Once the novelty of undertaking a very specific training regime has worn off, there are going to be times when you wonder what an earth you have undertaken. As the mileage begins to creep up and the weather begins to turn nasty, training can quickly change from being an enjoyable experience to one that you dread.
The highs and lows throughout your training are all part of the “endurance running” experience and it is important to know that at some stage the pressure of training will feel like it’s getting the better of you. All it takes is the alarm clock going off at 6am, a grey rainy day, the prospect of a six mile run and a minor niggle in your knee to make you wonder whether you want to continue with your training.
Lulls in motivation are not uncommon but quitting the challenge is always an option you will live to regret. If the demands of training are getting on top of you, try following a few of the following tips to get you back on track.
Remember the reason you are running
Whether you are running to achieve a certain time or just aiming to get round, the chances are that you will be running for a charity. Spare a thought for the invaluable use the money you raise could help Tommy’s baby charity. By dropping out, just because the going gets tough, you will be depriving Tommy’s of much needed funds. Remember that even though the training is tough, at least you have the physical ability to be able to run – many people don’t.
We all have an inspirational figure we look up to and not necessarily in the running world. When the going gets tough, look at your inspirational figure or read their book. What would they do in your situation? How would they deal with a lull in motivation? Whether your inspiration is Jessica Ennis, Margaret Thatcher or Rodger Banister, think about what they would say to you to keep you going. Would they tell you to quit?
See what you’ve already achieved
Dips in motivation tend to arise once the mileage begins to creep up and you can easily begin to feel daunted by the training that presently faces you and the training that lies ahead. When times gets tough, try looking at what you have already achieved and how far you have come since training began. Chances are that you will look back and be pleasantly surprised at what you have already achieved. Think about what a shame it would be to throw it all in weeks before the end.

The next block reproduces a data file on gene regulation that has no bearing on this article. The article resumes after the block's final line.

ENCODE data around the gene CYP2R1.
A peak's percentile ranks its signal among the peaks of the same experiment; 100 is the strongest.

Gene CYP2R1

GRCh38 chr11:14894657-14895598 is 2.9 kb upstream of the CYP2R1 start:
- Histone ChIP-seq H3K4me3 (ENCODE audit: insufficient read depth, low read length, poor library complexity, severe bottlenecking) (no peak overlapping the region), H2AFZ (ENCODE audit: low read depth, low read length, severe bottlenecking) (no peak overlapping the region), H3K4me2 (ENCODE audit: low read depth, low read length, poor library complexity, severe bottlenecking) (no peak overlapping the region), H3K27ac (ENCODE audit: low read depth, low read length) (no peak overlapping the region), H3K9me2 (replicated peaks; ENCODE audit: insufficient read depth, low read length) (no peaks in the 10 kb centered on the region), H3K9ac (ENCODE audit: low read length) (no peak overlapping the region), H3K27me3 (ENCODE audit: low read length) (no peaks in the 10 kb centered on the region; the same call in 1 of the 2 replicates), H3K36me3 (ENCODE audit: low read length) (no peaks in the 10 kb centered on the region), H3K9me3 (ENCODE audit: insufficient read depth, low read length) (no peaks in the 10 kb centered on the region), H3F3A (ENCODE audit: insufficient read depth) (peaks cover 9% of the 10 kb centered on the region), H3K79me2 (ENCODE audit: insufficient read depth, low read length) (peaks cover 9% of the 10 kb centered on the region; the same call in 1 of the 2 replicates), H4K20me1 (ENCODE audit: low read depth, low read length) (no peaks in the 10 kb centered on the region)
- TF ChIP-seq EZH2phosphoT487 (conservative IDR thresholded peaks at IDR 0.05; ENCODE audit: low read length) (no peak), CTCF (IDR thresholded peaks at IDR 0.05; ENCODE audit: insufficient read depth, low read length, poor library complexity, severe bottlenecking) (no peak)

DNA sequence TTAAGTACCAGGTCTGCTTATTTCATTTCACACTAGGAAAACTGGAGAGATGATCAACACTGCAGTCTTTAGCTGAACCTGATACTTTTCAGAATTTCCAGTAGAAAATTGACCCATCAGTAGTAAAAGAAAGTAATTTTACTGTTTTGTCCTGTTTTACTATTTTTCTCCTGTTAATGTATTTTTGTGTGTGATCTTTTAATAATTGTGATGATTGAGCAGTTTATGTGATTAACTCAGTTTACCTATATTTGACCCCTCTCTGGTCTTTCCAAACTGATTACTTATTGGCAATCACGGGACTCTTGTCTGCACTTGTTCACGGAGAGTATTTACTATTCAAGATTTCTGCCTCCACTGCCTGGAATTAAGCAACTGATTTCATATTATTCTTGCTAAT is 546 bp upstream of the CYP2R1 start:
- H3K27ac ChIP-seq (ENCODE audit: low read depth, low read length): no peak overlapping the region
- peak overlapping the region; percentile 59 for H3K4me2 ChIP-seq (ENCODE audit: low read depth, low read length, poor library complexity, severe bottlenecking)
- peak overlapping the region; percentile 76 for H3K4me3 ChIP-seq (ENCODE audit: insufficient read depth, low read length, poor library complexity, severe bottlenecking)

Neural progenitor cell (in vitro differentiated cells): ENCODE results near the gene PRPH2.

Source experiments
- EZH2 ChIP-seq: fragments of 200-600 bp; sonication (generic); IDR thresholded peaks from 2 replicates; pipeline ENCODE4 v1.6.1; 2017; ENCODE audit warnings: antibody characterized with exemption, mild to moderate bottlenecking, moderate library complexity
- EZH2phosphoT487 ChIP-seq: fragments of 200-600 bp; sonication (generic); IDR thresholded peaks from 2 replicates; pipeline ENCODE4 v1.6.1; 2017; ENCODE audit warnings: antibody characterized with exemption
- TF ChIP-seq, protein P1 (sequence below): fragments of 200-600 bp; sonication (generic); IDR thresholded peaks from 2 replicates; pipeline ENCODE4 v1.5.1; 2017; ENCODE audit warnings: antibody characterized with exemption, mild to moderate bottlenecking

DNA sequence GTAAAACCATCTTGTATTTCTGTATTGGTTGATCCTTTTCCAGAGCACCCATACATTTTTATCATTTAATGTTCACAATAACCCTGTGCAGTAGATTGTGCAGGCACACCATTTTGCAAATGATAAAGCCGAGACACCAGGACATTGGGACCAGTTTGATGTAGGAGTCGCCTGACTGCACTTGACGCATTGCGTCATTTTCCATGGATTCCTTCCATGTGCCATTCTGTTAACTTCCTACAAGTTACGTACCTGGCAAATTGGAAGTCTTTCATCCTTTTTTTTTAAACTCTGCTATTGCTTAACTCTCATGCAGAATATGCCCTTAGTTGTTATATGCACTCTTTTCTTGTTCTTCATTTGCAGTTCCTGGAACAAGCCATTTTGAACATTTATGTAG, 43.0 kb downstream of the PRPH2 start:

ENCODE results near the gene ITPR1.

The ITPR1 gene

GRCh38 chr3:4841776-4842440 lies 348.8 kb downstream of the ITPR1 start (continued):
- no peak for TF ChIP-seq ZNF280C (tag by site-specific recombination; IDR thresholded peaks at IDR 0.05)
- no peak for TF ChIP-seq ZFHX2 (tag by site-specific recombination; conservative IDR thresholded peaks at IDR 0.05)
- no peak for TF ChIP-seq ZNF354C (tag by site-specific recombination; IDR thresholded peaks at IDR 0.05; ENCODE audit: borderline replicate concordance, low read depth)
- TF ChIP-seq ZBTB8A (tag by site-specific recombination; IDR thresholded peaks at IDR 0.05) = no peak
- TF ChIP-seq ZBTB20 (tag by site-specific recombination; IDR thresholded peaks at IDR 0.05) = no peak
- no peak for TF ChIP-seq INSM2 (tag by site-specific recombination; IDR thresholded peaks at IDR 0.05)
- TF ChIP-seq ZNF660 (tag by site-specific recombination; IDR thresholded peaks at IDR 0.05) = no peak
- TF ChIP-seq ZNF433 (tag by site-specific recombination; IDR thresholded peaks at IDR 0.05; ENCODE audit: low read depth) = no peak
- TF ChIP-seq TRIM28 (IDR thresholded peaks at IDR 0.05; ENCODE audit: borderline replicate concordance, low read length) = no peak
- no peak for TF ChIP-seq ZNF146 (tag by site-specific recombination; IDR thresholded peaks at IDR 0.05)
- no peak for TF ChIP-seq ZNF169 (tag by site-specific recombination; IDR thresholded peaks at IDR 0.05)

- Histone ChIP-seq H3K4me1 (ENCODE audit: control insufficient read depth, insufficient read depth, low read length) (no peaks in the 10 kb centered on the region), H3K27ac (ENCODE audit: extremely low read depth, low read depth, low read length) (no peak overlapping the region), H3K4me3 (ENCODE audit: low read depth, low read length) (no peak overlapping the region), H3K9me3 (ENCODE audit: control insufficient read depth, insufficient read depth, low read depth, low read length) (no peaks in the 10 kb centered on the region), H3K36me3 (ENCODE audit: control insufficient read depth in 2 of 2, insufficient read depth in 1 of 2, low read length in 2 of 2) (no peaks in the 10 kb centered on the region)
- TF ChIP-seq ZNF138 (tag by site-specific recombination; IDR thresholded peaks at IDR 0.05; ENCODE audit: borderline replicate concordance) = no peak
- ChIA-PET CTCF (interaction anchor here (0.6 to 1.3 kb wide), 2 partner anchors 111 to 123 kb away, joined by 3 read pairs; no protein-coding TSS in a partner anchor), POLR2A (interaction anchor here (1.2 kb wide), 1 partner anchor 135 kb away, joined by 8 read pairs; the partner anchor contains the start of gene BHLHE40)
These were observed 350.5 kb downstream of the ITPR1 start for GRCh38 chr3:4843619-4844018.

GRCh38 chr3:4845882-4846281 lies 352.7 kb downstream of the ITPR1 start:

The consequences of quitting
It goes without saying that sometimes it may be necessary to pull out of a race through injury, but at other times when the going gets tough, the prospect of quitting seems like the most logical idea. However, have you thought about the consequences that quitting will have? You will not only let down your charity, but you will have to live with the decision that you had a chance to complete an endurance event, but decided to drop out. Muhammed Ali once said, “I hated every minute of training, but I said, ‘Don’t quit. Suffer now and live the rest of your life as a champion.'” Think about it on your next long run.
If your exercise regime needs some inspiring (boredom won’t help you keep going) try mixing it up with these fun at home exercise tips.
Joining a running forum on the internet is a great way to share your motivation issues with fellow runners. Some may even be competing in the same event as you and be in exactly the same state of mind, you can even create your own new thread in our MadeForMums forum. You will find comfort in the knowledge that you are not alone and that many other runners are going through the same experience. By using other runners as a “sounding board” it will help to get your worries off your chest and help you get back your motivation.
Make sure you’ve got the right kit too, like running shoes and handy running gadgets that’ll help keep you safe and motivated. If you’re running while pregnant, there’s some great maternity sportswear buys, and if you are exercising while pregnant or just getting back into exercise as a new mum, make sure you listen to your body and don’t push yourself too hard.
Put it all in perspective
Although it may not seem like it at times, the weeks you spend training will be over before you know it. In years to come, you will have forgotten about the hours and miles you put into your legs to prepare for the race but the resounding memory of crossing the finishing line will stay with you forever. When you feel overwhelmed by the training demands, remind yourself that on the grand scheme of things a few weeks left of training is nothing compared to the lifetime memories you will have finishing an endurance event.